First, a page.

This blog post was written by our 2021 MYLE team leader, Kelly Sherman-Conroy, and is in response to the chaplaincy work being done in the Minneapolis and St. Paul after the murder of George Floyd. She discusses the need for cultural competency before volunteering, so that we create a space of empowerment and comfort for those that need it.
According to Western Centre for Research & Education on Violence Against Women and Children, “cultural competence is the ability to understand, communicate with and effectively interact with people across cultures. Cultural competence encompasses being aware of one’s own world view, developing positive attributes towards cultural differences, gaining knowledge of different cultural practices and world views and developing skills for communication and interaction across cultures.”
When local pastors, religious leaders and spiritual care leaders stepped up and took the call to help the communities of Minneapolis and St. Paul during the weeks following the murder of George Floyd, I don’t think they knew what they were in for. The call was not just about needing volunteers with shovels and rubbish bags in hand or handing out food and other supplies. The call for chaplains was very intentional.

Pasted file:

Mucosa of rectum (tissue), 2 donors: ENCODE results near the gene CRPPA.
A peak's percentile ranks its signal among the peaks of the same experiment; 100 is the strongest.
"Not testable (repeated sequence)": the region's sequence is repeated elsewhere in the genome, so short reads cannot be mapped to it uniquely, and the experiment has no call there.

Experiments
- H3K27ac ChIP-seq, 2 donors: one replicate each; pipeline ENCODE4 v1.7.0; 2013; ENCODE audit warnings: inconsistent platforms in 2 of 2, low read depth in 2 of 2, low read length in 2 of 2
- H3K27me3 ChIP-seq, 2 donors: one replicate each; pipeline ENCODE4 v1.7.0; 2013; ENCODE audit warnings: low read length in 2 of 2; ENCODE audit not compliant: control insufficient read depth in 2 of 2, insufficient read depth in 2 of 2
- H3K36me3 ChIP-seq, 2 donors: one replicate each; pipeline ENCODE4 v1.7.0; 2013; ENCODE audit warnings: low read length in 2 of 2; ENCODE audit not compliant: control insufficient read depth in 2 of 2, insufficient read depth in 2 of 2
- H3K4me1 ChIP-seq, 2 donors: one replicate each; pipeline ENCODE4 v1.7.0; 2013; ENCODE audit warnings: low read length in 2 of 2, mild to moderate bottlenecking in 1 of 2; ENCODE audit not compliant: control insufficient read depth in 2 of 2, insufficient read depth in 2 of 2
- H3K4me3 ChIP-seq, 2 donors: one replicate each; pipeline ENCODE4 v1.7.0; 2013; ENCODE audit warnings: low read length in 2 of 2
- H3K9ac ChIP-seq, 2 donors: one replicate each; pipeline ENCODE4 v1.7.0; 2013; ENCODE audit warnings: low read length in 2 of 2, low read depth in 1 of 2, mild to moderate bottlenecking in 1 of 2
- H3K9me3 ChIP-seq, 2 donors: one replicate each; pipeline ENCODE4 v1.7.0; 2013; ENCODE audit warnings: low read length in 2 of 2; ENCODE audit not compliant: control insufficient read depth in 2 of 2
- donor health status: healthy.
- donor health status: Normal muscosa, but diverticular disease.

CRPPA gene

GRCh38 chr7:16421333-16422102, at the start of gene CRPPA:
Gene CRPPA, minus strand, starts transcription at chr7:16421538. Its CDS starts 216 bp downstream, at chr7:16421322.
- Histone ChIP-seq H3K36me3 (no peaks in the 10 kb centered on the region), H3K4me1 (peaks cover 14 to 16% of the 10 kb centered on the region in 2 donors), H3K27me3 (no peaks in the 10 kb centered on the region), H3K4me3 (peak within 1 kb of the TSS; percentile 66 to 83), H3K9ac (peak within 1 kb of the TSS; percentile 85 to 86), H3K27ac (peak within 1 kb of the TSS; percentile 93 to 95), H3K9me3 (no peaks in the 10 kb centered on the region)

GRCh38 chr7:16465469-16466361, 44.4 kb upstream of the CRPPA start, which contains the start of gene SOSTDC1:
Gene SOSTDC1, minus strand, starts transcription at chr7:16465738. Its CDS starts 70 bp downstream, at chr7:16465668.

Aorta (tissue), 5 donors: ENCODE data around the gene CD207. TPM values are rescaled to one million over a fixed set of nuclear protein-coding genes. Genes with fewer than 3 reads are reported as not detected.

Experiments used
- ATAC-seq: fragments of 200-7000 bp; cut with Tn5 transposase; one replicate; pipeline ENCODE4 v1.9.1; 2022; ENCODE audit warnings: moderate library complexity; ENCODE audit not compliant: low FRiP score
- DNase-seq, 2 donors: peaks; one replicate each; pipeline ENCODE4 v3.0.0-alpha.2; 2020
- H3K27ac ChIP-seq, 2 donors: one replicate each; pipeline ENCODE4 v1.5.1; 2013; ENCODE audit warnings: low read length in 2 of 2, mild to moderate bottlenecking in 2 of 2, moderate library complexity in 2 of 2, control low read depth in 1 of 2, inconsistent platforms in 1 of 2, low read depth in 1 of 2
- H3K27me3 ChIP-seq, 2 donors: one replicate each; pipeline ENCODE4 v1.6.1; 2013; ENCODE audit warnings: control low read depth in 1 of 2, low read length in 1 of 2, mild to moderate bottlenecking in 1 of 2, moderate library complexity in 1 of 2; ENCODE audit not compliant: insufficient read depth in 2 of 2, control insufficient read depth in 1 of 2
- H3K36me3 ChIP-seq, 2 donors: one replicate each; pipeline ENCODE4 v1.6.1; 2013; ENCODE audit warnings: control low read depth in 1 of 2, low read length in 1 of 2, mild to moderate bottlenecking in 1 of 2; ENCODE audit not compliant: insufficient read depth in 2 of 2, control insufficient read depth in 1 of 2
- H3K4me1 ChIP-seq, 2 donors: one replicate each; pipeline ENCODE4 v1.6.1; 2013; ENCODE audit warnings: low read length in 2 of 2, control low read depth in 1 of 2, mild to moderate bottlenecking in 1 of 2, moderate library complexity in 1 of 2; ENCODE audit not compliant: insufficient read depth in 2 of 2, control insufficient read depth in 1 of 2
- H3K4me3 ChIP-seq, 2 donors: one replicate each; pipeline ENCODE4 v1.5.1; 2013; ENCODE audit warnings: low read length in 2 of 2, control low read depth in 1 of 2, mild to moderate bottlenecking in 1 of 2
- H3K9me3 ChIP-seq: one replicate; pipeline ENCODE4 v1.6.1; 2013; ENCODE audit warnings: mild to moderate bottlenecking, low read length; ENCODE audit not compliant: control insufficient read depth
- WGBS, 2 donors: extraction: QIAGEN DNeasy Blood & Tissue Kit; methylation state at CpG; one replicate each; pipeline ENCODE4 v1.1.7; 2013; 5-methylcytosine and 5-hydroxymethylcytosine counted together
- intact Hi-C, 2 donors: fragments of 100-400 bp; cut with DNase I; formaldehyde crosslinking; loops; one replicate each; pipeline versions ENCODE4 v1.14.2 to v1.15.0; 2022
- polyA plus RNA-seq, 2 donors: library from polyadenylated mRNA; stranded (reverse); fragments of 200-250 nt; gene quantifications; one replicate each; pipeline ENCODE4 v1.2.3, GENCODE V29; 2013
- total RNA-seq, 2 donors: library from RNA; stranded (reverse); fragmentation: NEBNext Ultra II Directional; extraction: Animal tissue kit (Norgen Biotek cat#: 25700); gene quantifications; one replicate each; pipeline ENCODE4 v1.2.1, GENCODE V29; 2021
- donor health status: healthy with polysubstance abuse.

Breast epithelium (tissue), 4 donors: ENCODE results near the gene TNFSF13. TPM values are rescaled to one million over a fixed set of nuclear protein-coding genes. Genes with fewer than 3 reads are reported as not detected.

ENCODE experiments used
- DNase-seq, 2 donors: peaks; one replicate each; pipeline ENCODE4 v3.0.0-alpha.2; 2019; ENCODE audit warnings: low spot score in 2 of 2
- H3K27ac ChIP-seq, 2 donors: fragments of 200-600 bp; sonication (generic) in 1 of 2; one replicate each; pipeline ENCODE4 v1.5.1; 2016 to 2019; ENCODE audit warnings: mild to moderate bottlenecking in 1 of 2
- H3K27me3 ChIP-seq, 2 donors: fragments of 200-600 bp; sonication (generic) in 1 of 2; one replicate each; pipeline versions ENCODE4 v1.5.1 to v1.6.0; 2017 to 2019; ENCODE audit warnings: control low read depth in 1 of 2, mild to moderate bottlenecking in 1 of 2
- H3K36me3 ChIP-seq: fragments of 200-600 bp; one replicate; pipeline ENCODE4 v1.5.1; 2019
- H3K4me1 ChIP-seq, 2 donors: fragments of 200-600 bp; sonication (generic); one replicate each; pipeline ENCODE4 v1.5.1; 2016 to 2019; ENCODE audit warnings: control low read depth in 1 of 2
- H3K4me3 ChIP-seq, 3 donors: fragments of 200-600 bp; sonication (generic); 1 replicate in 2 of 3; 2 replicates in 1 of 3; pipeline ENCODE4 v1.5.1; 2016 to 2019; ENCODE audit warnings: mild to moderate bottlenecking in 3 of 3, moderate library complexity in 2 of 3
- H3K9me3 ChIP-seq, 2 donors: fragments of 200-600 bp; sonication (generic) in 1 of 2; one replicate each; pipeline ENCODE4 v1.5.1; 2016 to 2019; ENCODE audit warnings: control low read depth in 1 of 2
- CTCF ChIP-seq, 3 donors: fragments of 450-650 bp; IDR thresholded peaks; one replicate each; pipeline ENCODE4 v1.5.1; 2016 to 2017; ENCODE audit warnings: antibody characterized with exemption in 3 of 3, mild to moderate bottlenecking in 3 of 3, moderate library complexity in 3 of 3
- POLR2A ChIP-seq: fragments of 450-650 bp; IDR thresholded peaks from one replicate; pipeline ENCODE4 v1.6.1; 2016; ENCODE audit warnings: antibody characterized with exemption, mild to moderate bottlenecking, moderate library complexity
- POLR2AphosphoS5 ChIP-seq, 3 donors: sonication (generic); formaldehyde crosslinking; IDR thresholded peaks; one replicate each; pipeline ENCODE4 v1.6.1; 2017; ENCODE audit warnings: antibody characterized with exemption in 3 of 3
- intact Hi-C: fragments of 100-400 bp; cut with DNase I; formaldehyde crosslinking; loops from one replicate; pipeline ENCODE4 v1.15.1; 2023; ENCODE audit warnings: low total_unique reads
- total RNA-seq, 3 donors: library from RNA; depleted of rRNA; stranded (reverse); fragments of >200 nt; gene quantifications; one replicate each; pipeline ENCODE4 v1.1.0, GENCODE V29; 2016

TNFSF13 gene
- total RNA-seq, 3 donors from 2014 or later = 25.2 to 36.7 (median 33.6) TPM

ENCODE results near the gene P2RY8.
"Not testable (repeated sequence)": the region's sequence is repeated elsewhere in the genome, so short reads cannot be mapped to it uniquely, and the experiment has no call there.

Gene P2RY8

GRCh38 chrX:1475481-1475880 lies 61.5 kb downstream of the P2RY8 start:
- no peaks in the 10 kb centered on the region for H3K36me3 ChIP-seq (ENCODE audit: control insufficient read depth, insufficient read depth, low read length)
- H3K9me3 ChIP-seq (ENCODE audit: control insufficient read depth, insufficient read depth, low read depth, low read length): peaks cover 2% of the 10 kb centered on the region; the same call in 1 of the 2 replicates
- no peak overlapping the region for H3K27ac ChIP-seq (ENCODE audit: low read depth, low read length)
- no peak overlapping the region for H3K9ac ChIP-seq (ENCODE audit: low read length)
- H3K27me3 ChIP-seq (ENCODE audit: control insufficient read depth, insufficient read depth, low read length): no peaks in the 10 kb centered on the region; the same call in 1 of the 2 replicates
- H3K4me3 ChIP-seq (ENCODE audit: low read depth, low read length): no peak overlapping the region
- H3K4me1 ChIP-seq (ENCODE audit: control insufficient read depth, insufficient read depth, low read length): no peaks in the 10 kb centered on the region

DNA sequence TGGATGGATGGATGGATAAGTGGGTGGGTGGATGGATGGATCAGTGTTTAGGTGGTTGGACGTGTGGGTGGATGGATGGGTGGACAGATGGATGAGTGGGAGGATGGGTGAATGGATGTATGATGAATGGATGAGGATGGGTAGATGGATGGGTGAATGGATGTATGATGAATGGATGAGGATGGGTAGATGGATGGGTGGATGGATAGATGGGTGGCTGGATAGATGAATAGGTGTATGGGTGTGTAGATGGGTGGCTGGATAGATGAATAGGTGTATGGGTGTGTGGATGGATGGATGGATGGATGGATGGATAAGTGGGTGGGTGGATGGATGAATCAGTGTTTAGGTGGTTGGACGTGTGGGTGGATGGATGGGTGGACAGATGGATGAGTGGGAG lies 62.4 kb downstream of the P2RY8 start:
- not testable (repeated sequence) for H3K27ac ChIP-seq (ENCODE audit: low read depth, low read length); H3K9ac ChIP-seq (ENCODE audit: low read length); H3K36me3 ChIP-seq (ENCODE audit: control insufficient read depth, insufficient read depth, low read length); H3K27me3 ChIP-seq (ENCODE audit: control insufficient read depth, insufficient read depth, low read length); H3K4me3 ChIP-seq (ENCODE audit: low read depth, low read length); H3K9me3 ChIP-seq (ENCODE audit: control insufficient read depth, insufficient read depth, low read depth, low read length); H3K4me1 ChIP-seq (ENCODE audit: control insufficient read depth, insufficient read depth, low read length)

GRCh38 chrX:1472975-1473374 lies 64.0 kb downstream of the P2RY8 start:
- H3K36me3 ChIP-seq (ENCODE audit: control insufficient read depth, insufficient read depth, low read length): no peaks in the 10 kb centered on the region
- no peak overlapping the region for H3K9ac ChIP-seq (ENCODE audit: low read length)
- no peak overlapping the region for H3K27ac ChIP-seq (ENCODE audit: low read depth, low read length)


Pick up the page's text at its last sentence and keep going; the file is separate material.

As a Native American and an activist, I know first hand the harm that well intentioned people of faith can do when they come in to “help” communities that have been marginalized or minoritized. I remember at Standing Rock and the protests in North Dakota, a group of well-intentioned people of faith came to “help” and support. However, what many that came to help did not see, was that their own unintentional actions were creating more harm than good. A deeper trauma than the trauma they were there to address.
So as a team of Rapid Response organizers met to address the needs of the communities during the uprising, this experience came to mind. How do we prepare a group of intentional volunteers that can be culturally aware as well as spiritually ready to care for all people regardless of beliefs? The call was made, and people responded.
I began with 4-5 Zoom trainings a day that talked about how to be culturally aware, understanding your actions, understanding the trauma many ethnic people were already coming with, what it is like to care for people in the midst of a large crisis such as this, and most importantly, non-violent communication for volunteers in the midst of a crisis. Their calming presence felt, and their aid was sought in helping other volunteers understand their actions.
So before you send out your volunteers to help in your community, find someone to lead in cultural awareness so that you are not unintentionally creating a space that is dehumanizing to those you are helping, but that you are creating a space that is empowering and comforting. Thank you to the over 100 volunteer chaplains for your work and intentionality.